Thank heavens I swam the Tiber and left the Anglican Church behind me. It’s been five years, and there hasn’t been a single day I’ve regretted it. If any Anglicans are out there reading this, I personally invite you to come home. Sure, it’s not all rose petals and sunshine all the time, but it’s the church that Jesus Christ founded, and that’s good enough for me!

  4. LeeF says:

    The kind of ecumenical meeting that I would like to see is where the pope meets with his counterparts in the mainstream Protestant churches every few years and they have a swap meet. We take their conservatives and we give them our liberals.

  5. LeeF’s idea doesn’t have to be limited to Protestant denominations. I find that as an orthodox Catholic, I often have lots more in common with Orthodox Jewish people than I do with heterodox Catholics.

  6. Andrew D says:

    As a former episcopalian, I have this to lovingly say to those in my position before I came into the Holy Catholic Church… The Catholic Church was established by Jesus Christ Himself, upon the Rock of St. Peter. From that time on, there has been an un-broken Apostolic Succession that traces directly back to that Rock. On the other hand, the anglican (episcopal) congregation was founded by King Henry VIII for the sole purpose of breaking the Sacrament of Marriage. On that fact alone, why would you want to stay affiliated with a congregation founded by a tyrant to justify a sin? Come home to Holy Mother Church dear friends.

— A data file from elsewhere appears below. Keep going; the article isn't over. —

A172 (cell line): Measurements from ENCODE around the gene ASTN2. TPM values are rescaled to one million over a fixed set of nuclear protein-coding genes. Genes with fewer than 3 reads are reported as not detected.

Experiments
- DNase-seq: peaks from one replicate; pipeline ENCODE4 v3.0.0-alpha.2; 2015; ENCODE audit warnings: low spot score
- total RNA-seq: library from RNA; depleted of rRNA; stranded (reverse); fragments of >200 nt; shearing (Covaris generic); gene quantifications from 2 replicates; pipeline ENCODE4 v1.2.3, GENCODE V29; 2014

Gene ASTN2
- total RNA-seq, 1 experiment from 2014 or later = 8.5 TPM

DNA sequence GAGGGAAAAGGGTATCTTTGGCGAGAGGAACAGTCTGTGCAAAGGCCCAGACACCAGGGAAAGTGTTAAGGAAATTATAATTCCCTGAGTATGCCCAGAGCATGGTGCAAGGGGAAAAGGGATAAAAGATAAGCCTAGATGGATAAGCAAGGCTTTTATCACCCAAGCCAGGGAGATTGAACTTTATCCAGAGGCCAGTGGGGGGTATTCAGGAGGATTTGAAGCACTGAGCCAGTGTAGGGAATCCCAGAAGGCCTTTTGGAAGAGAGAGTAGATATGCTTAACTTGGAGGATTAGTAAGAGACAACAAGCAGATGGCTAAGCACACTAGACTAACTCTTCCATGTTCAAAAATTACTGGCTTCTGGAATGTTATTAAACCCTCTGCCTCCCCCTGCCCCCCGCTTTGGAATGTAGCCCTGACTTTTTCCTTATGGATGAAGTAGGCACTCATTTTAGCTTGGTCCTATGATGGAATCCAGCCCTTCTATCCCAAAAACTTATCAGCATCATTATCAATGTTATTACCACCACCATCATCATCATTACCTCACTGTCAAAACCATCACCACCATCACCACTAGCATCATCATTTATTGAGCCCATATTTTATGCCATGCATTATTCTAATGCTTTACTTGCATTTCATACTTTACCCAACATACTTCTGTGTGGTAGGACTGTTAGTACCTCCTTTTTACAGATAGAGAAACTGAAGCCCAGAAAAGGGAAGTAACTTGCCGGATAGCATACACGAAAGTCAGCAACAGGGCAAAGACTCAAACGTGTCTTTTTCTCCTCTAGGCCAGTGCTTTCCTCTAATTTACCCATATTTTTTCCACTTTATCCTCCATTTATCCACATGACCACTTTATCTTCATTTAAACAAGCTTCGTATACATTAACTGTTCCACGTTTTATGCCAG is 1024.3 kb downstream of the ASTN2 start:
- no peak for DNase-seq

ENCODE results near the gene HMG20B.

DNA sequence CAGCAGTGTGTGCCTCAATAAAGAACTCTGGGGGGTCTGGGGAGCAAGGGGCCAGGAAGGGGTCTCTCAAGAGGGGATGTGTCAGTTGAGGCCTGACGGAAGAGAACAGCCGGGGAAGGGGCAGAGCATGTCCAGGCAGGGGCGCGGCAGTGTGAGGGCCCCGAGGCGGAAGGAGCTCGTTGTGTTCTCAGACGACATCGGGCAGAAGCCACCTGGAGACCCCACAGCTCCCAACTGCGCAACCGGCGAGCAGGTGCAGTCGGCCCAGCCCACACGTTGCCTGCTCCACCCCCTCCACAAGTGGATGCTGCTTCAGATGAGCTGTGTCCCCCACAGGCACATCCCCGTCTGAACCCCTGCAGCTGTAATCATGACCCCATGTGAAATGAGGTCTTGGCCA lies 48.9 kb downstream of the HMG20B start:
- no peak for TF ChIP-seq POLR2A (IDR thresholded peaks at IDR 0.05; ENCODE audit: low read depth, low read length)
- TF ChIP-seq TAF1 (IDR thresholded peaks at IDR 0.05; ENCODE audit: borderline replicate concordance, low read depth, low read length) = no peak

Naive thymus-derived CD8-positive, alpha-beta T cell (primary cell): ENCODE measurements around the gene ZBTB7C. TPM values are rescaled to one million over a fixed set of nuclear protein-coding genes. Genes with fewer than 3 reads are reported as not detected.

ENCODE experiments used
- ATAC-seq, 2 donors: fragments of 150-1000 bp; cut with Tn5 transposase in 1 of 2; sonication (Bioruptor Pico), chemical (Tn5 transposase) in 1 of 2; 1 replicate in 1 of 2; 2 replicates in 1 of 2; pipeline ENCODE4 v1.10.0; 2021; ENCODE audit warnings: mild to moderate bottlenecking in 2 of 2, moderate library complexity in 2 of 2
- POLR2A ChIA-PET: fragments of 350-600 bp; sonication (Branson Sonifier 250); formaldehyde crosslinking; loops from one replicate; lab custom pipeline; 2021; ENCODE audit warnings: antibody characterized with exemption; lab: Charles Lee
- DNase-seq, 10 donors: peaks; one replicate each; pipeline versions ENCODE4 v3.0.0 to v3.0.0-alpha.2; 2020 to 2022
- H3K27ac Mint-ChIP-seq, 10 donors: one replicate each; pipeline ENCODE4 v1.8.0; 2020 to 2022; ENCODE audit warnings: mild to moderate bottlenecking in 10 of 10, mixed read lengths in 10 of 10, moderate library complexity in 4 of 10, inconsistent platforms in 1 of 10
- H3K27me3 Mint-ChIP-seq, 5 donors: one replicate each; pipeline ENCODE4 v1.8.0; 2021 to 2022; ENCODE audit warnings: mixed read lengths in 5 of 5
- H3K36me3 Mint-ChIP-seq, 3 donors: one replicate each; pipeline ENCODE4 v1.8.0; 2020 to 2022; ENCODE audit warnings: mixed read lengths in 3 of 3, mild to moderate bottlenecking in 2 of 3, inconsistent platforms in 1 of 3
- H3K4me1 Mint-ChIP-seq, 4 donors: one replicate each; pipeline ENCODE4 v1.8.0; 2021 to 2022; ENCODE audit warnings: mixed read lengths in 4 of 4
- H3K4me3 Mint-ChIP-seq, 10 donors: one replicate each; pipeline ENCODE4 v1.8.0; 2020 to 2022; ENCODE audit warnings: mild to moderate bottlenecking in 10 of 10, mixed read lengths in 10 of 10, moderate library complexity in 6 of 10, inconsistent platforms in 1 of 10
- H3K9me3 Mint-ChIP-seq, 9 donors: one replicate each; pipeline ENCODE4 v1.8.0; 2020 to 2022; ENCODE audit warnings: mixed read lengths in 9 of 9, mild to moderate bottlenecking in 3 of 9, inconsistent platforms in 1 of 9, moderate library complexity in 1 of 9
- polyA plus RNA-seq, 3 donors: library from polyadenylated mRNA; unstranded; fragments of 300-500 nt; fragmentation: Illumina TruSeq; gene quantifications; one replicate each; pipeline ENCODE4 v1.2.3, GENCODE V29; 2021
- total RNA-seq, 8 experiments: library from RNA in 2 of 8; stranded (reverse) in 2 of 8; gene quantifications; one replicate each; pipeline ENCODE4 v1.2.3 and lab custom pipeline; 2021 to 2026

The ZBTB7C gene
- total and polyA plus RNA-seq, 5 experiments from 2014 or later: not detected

7. robtbrown says:

    Maybe the first question they should be asking themselves is: Have we all these years been laymen deluding ourselves into thinking we are priests?

  8. Legisperitus says:

    Look Romeward, Angle!

  9. Bosco says: